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Poet for the Day

Posted: 4 February 2014

We are going to tea with a poet.
Confidences poured out-
‘One lump or two? Milk?
-and passed around the table

Hot toasted paragraphs
dripping with melted adjectives,
sentences with the crusts neatly cut off,
a tempting selection of metaphors-
‘Must watch the figure’
-laid out on a plate for us to choose from.

It is teatime with the poet.
‘A second cup? Certainly.
Pass the haiku. A villanelle?
Go on, spoil yourself.
Sure you haven’t got room for a sonnet?
Oh, very well.’

Time to go.
He brushes up for a few commas from the tablecloth
and, with a polite semi-colon;
shows us to the door.

Tea With the Poet
Adrian Henri

Poem for the Day

Posted: 3 February 2014

What lips my lips have kissed, and where, and why,
I have forgotten, and what arms have lain
Under my head till morning; but the rain
Is full of ghosts tonight, that tap and sigh
Upon the glass and listen for reply,
And in my heart there stirs a quiet pain
For unremembered lads that not again
Will turn to me at midnight with a cry.
Thus in winter stands the lonely tree,
Nor knows what birds have vanished one by one,
Yet knows its boughs more silent than before:
I cannot say what loves have come and gone,
I only know that summer sang in me
A little while, that in me sings no more.

What My Lips Have Kissed (Sonnet XLIII)
Edna St. Vincent Millay

Poem for the Day

Posted: 2 February 2014

Happy the man, whose wish and care
A few paternal acres bound,
Content to breathe his native air,
In his own ground.

Whose heards with milk, whose fields with bread,
Whose flocks supply him with attire,
Whose trees in summer yield him shade,
In winter fire.

Blest! who can unconcern'dly find
Hours, days, and years slide soft away,
In health of body, peace of mind,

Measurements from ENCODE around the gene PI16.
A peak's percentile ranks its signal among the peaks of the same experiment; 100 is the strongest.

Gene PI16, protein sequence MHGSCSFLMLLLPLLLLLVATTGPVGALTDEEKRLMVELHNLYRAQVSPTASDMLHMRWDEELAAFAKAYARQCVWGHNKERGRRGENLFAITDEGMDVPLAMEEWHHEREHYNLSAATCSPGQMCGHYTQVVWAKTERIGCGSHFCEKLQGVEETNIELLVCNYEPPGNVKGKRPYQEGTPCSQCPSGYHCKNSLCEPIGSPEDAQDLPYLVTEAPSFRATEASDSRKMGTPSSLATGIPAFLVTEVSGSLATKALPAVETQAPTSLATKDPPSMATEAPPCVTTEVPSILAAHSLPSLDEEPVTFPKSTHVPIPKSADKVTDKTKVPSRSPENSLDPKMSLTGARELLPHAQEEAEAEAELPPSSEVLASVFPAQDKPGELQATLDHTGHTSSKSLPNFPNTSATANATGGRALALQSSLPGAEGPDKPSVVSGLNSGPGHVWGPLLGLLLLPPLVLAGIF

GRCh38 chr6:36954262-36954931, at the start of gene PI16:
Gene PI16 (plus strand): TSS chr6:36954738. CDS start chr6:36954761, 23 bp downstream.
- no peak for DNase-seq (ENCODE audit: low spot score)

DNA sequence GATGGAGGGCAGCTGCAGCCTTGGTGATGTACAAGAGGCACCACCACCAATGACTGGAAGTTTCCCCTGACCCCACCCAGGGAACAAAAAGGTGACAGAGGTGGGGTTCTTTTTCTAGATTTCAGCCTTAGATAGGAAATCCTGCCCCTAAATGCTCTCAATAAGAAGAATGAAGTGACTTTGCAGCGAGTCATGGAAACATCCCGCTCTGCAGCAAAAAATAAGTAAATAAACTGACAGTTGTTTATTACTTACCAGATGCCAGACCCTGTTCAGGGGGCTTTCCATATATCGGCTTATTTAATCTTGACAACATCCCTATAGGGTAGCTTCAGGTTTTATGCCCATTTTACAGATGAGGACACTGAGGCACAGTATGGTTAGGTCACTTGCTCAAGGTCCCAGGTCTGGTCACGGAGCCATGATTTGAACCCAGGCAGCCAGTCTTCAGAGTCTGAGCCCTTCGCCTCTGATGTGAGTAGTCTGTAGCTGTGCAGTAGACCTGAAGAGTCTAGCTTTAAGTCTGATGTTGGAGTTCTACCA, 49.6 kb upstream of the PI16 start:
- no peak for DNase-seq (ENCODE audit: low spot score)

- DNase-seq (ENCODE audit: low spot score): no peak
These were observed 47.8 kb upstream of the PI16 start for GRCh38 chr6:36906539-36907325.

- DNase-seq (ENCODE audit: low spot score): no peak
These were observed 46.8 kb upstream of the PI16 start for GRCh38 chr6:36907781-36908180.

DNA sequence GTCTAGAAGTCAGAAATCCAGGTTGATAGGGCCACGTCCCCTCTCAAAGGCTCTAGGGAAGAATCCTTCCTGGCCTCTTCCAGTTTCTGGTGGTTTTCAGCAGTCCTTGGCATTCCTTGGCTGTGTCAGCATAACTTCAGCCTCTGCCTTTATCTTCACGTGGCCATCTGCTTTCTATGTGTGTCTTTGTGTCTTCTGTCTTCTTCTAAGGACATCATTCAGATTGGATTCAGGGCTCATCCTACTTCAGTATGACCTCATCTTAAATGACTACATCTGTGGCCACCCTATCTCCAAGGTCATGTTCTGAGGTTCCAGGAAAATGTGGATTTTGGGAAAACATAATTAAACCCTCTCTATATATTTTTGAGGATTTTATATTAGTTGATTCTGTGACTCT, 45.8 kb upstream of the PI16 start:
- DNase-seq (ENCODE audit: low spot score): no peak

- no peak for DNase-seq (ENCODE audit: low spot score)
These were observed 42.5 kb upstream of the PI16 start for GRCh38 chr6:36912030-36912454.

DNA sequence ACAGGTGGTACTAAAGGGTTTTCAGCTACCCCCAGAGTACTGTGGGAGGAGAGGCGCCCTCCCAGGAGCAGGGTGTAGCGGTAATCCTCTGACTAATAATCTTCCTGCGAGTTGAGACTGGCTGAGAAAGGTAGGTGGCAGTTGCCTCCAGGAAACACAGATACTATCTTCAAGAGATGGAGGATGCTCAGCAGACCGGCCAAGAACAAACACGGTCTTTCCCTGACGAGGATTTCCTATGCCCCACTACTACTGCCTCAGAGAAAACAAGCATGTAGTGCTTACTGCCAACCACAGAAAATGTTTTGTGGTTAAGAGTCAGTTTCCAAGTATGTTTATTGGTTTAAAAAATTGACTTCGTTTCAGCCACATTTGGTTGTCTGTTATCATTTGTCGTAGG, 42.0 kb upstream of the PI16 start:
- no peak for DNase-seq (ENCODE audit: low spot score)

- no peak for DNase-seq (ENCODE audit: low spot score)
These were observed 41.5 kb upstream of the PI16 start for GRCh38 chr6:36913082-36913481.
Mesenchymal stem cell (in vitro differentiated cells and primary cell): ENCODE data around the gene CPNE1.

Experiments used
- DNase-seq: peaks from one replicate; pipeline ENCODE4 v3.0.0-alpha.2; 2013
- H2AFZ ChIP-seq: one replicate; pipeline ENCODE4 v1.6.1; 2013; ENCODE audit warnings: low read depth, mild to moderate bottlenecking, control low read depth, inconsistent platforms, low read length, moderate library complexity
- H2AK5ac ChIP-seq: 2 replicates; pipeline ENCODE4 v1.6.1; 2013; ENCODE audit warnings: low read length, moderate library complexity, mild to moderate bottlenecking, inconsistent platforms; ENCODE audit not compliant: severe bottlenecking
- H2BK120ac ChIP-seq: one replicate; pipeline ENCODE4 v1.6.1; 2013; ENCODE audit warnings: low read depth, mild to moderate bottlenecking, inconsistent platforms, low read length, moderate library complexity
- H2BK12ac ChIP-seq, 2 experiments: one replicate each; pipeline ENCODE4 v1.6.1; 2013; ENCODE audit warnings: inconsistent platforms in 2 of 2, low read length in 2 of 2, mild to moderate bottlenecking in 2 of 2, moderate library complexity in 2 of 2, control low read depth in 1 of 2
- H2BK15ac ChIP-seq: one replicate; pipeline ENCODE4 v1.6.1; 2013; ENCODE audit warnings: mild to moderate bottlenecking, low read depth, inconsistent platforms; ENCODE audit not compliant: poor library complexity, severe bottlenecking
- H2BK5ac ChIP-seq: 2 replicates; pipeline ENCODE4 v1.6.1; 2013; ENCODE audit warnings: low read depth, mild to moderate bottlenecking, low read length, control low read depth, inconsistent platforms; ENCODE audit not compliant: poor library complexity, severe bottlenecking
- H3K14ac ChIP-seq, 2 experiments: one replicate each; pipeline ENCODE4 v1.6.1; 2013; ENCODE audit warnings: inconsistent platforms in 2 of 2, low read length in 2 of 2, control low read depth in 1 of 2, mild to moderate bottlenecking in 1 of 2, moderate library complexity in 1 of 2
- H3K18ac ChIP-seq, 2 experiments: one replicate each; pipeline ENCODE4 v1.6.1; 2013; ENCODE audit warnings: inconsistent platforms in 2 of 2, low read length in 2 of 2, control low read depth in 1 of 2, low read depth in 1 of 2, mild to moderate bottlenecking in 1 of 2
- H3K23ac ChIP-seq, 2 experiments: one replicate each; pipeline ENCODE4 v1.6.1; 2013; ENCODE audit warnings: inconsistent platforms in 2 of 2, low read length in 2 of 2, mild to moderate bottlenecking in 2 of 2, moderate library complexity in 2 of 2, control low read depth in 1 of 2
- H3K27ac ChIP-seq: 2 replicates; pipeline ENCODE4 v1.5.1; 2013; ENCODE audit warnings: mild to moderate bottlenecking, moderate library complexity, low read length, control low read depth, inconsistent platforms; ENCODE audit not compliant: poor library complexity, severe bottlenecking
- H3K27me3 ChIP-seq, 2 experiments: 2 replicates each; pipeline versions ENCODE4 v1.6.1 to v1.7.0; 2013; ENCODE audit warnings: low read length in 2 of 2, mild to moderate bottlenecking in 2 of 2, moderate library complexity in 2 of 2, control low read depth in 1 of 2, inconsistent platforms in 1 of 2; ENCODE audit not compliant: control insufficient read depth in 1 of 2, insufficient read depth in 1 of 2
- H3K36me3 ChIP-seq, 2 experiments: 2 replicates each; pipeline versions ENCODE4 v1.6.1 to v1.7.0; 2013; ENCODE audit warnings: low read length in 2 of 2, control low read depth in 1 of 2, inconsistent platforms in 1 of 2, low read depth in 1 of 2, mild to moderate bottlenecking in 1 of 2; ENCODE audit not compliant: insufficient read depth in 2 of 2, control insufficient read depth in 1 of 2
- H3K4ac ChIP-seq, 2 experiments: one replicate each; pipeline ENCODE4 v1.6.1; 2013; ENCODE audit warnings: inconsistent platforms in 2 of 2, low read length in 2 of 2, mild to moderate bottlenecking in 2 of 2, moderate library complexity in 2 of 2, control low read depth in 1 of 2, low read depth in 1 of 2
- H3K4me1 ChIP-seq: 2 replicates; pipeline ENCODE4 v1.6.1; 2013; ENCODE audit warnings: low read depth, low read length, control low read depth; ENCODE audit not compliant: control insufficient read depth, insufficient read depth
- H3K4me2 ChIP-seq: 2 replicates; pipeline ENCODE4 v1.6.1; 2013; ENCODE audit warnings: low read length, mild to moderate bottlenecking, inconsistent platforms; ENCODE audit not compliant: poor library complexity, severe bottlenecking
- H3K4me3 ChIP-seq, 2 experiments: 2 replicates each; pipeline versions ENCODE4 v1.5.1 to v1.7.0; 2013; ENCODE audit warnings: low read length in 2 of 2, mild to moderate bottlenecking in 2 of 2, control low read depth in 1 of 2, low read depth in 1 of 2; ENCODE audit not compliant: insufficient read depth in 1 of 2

Quiet by day,

Sound sleep by night; study and ease
Together mix'd; sweet recreation,
And innocence, which most does please,
With meditation.

Thus let me live, unseen, unknown;
Thus unlamented let me dye;
Steal from the world, and not a stone
Tell where I lye.

Ode to Solitude
Alexander Pope

Poem for the Day

Posted: 1 February 2014

All my past life is mine no more,
The flying hours are gone,
Like transitory dreams giv’n o’er,
Whose images are kept in store
By memory alone.

The time that is to come is not;
How can it then be mine?
The present moment’s all my lot;
And that, as fast as it is got,
Dearest, is only thine.

Then talk not of inconstancy,
False hearts, and broken vows;
If I, by miracle, can be
This live-long minute true to thee,
’Tis all that Heav'n allows.

Love and Life, A Song
John Wilmot, Earl of Rochester

Poem for the Day

Posted: 31 January 2014

I said perhaps Patagonia, and pictured
a peninsula, wide enough
for a couple of ladderback chairs
to wobble on at high tide. I thought

of us in breathless cold, facing
a horizon round as a coin, looped
in a cat’s cradle strung by gulls
from sea to sun. I planned to wait

till the waves had bored themselves
to sleep, till the last clinging barnacles,
growing worried in the hush,
had paddled off in tiny coracles, till

those restless birds, your actor’s hands,
had dropped slack into your lap,
until you’d turned, at last, to me.
When I spoke of Patagonia, I meant

skies all empty aching blue. I meant
years. I meant all of them with you.

Patagonia
Kate Clanchy

381-385 of 841 blog entries

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